Still, the clear links in each industry between performance in specific ESG topics and financial performance point business leaders to opportunities to enhance both TSI and TSR.
Notably, we found just two negative correlations in our analysis of 65 topics we studied 35 topics, 10 of which applied to all four industries —suggesting that a well-executed investment in material ESG issues does not hurt financial performance. Of course, many companies have already developed programs that aim to address various societal issues and generate business benefits.
Examples include efforts to reduce greenhouse gas emissions, programs aimed at eradicating major diseases in developing countries, and initiatives that provide opportunities that can lift people out of poverty.
But too often, the results are fragmented and lack scale. Moreover, even companies that have an effective, large-scale effort intended to increase both societal impact and TSR frequently fail to measure and communicate the results to investors, their employees, and the wider public.
This diminishes the benefits to the brand, to employees, and to stock market performance that companies could realize from such efforts. Companies that do this well will find they can not only create value for shareholders—but also make a real difference in the world.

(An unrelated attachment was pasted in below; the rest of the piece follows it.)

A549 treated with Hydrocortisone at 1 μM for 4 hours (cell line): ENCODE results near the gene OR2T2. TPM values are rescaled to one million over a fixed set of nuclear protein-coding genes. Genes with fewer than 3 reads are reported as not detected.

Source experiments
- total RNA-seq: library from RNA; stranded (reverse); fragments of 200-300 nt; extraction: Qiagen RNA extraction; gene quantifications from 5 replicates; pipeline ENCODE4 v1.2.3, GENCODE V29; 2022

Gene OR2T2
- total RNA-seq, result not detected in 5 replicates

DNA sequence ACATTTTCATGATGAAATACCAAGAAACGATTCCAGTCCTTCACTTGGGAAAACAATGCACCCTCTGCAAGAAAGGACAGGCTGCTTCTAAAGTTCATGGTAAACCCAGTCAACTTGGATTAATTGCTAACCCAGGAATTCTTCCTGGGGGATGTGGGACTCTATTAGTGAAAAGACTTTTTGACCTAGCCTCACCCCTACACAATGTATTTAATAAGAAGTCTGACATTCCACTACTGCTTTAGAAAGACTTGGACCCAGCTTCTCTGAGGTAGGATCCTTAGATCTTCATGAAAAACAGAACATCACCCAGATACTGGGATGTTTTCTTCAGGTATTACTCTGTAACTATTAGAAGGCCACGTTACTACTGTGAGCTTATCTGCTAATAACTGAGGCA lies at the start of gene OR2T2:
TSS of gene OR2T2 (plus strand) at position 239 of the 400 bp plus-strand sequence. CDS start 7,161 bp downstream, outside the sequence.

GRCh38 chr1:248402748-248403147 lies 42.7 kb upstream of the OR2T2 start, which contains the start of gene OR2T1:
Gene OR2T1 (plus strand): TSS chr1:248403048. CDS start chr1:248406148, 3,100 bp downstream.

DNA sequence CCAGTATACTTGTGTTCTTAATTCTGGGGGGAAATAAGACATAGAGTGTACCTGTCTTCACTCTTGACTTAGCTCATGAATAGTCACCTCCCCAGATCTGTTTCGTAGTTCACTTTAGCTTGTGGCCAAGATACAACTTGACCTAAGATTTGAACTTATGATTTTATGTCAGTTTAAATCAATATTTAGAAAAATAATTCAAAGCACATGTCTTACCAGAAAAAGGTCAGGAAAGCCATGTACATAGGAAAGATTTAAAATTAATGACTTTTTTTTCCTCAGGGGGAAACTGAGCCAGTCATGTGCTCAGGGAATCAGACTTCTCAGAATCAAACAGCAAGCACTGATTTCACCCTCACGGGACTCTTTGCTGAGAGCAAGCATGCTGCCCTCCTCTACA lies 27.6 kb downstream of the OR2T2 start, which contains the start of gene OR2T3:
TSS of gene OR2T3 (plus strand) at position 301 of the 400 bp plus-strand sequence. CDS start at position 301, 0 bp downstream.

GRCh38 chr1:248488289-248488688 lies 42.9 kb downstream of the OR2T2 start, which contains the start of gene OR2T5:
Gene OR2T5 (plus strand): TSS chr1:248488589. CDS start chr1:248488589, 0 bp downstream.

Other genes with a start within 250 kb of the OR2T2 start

Because of the scarcity of data on certain ESG topics in the technology industry, we were unable to do a quantitative analysis.
The business community has, of course, played a role in addressing societal challenges for many decades. Companies have long run their own foundations, for instance, and have established major corporate social responsibility programs.
Instead, they must use their core business—and the scale advantages it offers—to create both positive societal impact and business benefits. The result can be a more reliable growth path, a reduced risk of negative, even cataclysmic, events, and, most likely, increased longevity.Digital success isn’t all about technology: The Digital Business Global Executive Study and Research Project by MIT Sloan Management Review and Deloitte identifies strategy as the key driver in the digital arena.
Companies that avoid risk-taking are unlikely to thrive and likely to lose talent, as employees across all age groups want to work for businesses committed to digital progress. Learn about the world's top hotspots with the Center for Preventive Action's (CPA) interactive Global Conflict Tracker.
‘Global Strategy’ is a shortened term that covers three areas: global, multinational and international strategies.
Essentially, these three areas refer to those strategies designed to enable an organisation to achieve its objective of international expansion. To succeed as a global business, we need to help build the communities where we operate.
We know this goes hand in hand with our ability to grow. Home; Strategy Briefing Pet Humanisation: The Trend and Its Strategic Impact on Global Pet Care Markets. 77 pages, Oct US$1, The Starbucks Mission Statement reflects the values of corporate social responsibility.